We joined the goat roasting and while we sat there people came up and gave money to us in baskets and we were so happy.”
After we interviewed Richard, he played two songs for us: Ssematimba, and Gganga alula.
We then left Richard and had a lovely moment during our exit; we were joined by a father and his very young daughter playing guitar and shaker singing traditional folks songs. We did some filming and will try to post a little clip soon.
Ssaalongo Byakyalo Kakanzu
We travelled another thirty minutes to the Ggavu Kikondere Zone, where we met Ssaalongo Byakyalo Kakanzu, one of the ‘last surviving’ trumpet players. Here is his story:
“My name is Ssaalongo Byakyalo Kakanzu. Let me first show you my belt, the Kanzu, which we wore at the palace. On the buckle you see the symbol of the Buganda King. This is the Ekkondeere (singular for trumpet) that we played and it had a string and we wore it around our neck when not playing. I learned to play the trumpet from my grandfather and father, and the village where I came from all learned to play the trumpet. The palace knew we had the best trumpet players. All children learned to play and it was the parents’ job to teach the children how to play.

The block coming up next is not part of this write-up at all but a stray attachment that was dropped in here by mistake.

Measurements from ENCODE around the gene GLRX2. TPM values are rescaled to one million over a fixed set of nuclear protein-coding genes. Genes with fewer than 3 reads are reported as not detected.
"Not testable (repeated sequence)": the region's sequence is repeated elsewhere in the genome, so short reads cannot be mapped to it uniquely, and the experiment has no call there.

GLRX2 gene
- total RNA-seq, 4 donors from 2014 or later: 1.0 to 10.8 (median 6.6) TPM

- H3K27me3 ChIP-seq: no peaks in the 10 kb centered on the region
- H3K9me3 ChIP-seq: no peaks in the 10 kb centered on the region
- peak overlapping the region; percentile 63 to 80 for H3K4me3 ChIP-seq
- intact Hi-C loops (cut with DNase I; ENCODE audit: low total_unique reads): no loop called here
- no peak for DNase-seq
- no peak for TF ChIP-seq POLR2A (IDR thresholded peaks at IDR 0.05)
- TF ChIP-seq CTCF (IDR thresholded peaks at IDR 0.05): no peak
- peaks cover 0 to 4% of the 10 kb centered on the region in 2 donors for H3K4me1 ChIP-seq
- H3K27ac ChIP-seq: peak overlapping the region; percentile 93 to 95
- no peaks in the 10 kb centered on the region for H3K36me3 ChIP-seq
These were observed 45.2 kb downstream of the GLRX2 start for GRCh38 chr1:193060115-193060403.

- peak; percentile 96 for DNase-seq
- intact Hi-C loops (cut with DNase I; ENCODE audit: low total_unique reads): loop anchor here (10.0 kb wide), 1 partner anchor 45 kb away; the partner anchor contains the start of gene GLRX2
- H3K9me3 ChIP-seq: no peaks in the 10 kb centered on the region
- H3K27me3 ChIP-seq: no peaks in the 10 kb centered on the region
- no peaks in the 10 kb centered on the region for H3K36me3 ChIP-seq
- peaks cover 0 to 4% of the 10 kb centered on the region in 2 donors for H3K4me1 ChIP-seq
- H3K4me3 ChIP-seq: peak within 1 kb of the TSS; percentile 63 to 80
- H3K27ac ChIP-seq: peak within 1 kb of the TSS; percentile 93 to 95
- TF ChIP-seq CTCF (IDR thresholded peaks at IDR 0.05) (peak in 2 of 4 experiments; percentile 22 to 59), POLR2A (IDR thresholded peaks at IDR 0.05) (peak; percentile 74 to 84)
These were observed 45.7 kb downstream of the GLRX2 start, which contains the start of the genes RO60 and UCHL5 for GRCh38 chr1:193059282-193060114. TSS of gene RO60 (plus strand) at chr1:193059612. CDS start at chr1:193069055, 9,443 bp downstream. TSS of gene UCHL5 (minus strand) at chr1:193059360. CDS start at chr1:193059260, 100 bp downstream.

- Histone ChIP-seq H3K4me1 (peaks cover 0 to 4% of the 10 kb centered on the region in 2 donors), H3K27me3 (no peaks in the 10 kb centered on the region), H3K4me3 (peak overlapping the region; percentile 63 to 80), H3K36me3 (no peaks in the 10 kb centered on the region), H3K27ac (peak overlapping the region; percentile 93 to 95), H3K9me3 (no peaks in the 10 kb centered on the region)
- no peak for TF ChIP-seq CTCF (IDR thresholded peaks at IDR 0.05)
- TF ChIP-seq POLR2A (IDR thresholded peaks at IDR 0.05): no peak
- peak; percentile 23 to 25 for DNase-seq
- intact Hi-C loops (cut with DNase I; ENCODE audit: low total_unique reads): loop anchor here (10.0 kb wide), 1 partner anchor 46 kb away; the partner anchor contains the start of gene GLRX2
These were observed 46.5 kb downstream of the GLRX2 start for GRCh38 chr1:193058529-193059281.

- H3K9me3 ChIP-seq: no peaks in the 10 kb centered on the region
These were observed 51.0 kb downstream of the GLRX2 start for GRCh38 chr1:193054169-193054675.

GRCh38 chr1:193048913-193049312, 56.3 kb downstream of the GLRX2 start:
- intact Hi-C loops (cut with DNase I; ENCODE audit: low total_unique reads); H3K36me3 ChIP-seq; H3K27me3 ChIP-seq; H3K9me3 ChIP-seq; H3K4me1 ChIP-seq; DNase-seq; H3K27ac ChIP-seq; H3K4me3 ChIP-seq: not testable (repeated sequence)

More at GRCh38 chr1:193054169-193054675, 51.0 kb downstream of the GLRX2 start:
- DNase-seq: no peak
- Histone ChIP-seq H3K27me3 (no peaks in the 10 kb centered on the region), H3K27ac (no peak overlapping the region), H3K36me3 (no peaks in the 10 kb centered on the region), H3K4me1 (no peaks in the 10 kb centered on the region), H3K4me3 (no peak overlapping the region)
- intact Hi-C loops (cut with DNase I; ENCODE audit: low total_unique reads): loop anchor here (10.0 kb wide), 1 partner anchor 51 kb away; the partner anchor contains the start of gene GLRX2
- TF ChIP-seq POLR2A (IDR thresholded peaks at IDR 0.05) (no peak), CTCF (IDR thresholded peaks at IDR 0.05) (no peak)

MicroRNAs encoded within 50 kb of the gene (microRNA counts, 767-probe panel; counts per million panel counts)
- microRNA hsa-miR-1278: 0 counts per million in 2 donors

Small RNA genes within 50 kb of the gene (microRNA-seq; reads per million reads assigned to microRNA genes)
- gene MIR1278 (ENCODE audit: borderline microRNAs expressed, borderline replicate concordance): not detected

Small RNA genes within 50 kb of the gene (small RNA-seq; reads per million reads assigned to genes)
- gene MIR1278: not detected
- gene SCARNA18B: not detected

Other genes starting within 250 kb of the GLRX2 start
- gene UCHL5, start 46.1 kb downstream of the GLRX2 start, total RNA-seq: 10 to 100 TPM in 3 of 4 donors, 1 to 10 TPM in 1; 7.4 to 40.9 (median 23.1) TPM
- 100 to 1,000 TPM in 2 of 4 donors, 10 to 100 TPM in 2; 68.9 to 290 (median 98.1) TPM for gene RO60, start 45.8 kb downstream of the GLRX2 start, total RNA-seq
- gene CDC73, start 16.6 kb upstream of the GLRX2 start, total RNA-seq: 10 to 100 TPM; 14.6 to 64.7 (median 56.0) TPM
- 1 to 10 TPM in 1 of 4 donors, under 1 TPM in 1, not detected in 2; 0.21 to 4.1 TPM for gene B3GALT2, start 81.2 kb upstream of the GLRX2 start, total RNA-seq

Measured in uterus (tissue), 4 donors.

We didn’t live in the palace so we waited until we were called to play. Every day was a great day at the palace and the one thing I learned was to be humble. When the king came in and sat we had to sit on the floor. I am very comfortable sitting on the floor, showing that I have humility.
On the day of the attack in 1966 I was actually at home because it was not my turn to play. But when the news came I grabbed my bike to go back to the palace, but as I got close I was told not to go back. It was too dangerous. But you know the king had a powerful gun and he killed many of the soldiers.
That was it. We ran away and stopped playing. We have never played since and I don’t even know who is still alive. I would like to know. I would like to travel back to my village and talk to people and find out who plays, who survives. I worry that it will be too late and the music will die with me.
We then gave the trumpeter the music of the International Library of African Music. They had assembled a CD for us of Hugh Tracy’s recordings of the palace musicians that he recorded in 1952. The trumpeter loved the picture of the trumpets on the cover and knew some of the players, but he was certain he was not on the recording. “I was still learning during this time and was not good enough,” he said.
Ben Nsubuga Ntabula